One thing we noticed last night, and you can see it here as well, almost no one who contra dances is fat. Don't get me wrong, I'm all for body-loving acceptance and all that jazz. But the general public down here is obese. Because no one does anything anymore. No one farms or chops wood or builds stuff or, ya know, moves. Moving has gone out of fashion. But not with contra dancers. It feels GREAT to plug my kids into a community that enjoys health as a byproduct of their life, rather than a goal. And hopefully I'll find dance opportunities enough to get in better shape. I could feel my knees last night. *~*

Friday, October 5, 2012

 Yesterday I made a diorama in an egg. Here's a front and back shot. There is a small gate which opens, for to better see the nautical insides. And the anchor freely swings a pierced heart under an orange moon.
 I dunno why. Just felt like making something Halloweenish. I intended bats and an owl. A bloody anchor is what happened instead--it looks more like a Valentine? I guess Moby Dick is affecting my psyche.
 Dear Girl made pancakes for lunch. (Thank you!) I worked several hours this morning setting the goat's world to rights. What a sloppy stinking mess that yard is, after all the rain. Hoof care, grain run, rake out.
Dear boy chillin' with a podcast, waiting for lunch. Tonight we head out to the Big City. Haven't been there, incidentally, since last November. I guess that makes tonight Cheese Cake Time! 

Wednesday, October 3, 2012

Check out the picture on this coffee mug from Target. I was there today shopping with my daughter when I noticed the one that says, "Big Round Barn." I could be mistaken, but I'm pretty sure that is a classic Shaker barn design. I find it fascinating that Shaker architecture has made it to the Target style market. Does this say more about the artists branding for Target, or more about Shaker designers?
This afternoon I picked up my boy from his day of apprenticing with the carpenter. Truth be told, he has felt a tiny touch dispirited with the endless splitting of logs. That's hard work for a grown man and harder still for a 13 year old with skinny arms. But today he nearly crawled into the car, sweaty, exhausted, and happy. They only split logs for an hour and half. Otherwise, they made a butter knife, presumably to work on specific skills for my boy. And he helped make "one of those tools used for grabbing and prying logs." Neither of us can remember the name for the tool. The carpenter needs one, obviously, as he only uses windfall trees in his work. A blacksmith helped make the head of the tool, and my son helped make the handle today. And what it makes me deliciously happy to realize, is that I've only ever heard of such a tool from reading "Farmer Boy" by Laura Ingalls Wilder. Yeah, a tool that would be right at home and surely common in a true Shaker round barn.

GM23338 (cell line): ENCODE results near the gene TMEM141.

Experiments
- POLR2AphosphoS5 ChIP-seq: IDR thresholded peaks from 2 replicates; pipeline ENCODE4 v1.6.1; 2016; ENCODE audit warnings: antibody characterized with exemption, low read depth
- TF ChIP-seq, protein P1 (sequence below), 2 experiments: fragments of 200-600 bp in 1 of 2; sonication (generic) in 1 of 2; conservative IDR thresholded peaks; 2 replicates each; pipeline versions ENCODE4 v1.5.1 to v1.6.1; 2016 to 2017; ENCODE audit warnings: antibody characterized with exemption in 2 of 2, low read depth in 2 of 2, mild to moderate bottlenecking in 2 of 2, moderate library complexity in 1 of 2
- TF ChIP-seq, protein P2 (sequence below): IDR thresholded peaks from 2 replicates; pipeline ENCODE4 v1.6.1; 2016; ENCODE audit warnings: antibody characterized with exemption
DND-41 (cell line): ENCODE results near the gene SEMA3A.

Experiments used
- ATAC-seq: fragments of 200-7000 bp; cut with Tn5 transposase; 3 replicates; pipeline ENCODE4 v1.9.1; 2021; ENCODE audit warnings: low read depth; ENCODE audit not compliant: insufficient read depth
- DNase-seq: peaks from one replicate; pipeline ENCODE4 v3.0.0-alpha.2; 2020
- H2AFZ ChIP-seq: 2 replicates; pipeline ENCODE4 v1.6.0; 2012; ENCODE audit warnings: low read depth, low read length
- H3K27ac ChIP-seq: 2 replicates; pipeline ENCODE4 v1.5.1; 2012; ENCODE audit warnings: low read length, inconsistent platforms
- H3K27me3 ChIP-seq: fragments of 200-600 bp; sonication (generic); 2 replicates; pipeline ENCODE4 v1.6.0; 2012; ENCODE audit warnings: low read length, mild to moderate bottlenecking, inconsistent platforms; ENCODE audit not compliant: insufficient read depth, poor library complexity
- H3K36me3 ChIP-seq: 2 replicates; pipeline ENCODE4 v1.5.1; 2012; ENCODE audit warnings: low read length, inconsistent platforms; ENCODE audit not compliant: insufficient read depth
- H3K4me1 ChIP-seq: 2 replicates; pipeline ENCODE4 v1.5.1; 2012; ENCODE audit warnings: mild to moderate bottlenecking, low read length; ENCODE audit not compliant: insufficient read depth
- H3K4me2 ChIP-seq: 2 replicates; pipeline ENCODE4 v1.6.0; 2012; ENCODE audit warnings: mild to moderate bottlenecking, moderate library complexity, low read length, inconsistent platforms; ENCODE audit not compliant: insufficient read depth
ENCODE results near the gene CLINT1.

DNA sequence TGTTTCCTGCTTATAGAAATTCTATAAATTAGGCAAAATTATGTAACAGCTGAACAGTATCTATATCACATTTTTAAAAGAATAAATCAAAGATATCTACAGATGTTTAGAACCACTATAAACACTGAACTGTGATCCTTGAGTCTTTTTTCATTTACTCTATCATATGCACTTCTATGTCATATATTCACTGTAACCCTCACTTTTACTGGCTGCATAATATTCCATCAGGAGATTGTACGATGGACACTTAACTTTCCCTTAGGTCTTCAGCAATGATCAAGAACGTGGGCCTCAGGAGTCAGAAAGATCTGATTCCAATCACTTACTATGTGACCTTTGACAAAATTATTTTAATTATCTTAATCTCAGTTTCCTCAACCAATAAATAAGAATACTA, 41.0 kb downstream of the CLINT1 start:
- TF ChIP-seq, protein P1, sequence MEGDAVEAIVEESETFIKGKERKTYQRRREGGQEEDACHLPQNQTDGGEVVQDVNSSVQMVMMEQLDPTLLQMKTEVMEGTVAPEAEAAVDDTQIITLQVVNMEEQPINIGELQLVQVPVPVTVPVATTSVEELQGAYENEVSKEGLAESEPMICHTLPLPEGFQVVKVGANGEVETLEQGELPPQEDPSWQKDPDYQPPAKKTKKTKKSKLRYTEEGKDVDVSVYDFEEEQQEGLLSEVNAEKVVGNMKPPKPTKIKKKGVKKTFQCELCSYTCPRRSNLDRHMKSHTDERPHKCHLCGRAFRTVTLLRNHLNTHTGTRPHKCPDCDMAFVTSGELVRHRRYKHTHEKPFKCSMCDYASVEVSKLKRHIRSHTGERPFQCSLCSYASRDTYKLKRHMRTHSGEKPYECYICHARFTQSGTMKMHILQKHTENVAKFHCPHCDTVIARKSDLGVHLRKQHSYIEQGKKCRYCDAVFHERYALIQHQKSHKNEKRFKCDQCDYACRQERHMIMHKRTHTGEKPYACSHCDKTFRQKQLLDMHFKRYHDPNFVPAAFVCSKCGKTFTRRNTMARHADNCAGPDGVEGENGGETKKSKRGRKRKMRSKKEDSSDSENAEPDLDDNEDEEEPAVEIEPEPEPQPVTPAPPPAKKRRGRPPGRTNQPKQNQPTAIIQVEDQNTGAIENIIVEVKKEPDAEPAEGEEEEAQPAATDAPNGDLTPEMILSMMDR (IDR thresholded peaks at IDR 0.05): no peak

Tuesday, October 2, 2012

The children are upstairs this very moment huddled around the telephone put on speaker, listening in on their creative writing class. We had to miss the class because our car is in the shop today.  So I had the idea they could skype in (which is such a satisfying idea to this child of The Jettsons' generation.) But for some reason, the plain old phone is working out just fine.

While they are upstairs at work in their class, I'm down here about to begin knitting and listening to Moby Dick, which is online for free, a new chapter updated daily, read for anyone who cares to listen. Its quite well done. As I listen, I work on my latest project. Which, I recently realized, is kind of a big white whale.   Its a ribbed wrap that goes on in all directions in a drapey wavy way. Maybe I'll knit an anchor into the last corner--though a harpoon might be more appropriate?

My sock lessons and scanning knitting blogs have gotten me sort of obsessed with fingering weight wool, which has several magical properties. You can knit a huge thing that never gets heavy. It smells like animals and earth and gives one a pleasant circular connected feeling in the handling. And if you use bigger needles, the fabric grows at a shockingly quick pace. Very Satisfying.